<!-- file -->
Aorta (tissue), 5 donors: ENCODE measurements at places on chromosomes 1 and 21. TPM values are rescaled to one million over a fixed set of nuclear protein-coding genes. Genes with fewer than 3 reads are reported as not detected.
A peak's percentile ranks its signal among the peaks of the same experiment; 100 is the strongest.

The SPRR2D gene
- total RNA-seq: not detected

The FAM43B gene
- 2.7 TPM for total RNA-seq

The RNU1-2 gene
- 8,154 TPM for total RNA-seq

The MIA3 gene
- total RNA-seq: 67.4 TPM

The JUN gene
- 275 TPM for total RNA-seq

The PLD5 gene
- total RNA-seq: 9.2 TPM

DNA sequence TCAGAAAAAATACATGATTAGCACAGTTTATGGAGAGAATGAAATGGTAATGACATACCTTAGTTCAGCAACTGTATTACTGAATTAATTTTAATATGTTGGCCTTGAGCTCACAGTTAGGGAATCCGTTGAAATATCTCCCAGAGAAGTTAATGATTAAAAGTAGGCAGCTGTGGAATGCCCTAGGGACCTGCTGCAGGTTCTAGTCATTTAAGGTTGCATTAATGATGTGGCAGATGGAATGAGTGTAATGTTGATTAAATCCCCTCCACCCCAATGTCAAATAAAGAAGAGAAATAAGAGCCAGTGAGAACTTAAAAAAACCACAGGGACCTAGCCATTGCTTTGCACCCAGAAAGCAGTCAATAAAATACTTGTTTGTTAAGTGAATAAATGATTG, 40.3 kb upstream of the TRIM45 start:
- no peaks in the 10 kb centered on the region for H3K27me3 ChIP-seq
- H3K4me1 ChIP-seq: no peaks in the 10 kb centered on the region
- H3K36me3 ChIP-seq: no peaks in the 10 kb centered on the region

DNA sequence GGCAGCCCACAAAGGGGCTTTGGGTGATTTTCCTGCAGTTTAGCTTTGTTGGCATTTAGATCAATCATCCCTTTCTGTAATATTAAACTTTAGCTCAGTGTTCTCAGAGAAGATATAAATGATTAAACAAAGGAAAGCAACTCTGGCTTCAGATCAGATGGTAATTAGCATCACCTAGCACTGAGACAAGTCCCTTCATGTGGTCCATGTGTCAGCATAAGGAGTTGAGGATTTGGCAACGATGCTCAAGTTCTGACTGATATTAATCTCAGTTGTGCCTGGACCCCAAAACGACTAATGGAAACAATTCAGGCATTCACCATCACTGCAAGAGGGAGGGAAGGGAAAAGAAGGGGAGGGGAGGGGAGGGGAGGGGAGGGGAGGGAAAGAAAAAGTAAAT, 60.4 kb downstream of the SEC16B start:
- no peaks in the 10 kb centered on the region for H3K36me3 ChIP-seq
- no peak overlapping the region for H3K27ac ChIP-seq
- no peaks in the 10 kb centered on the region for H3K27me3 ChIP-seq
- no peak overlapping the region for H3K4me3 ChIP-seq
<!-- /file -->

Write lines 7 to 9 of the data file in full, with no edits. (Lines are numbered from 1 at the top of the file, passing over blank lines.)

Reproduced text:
The RNU1-2 gene
- 8,154 TPM for total RNA-seq

The MIA3 gene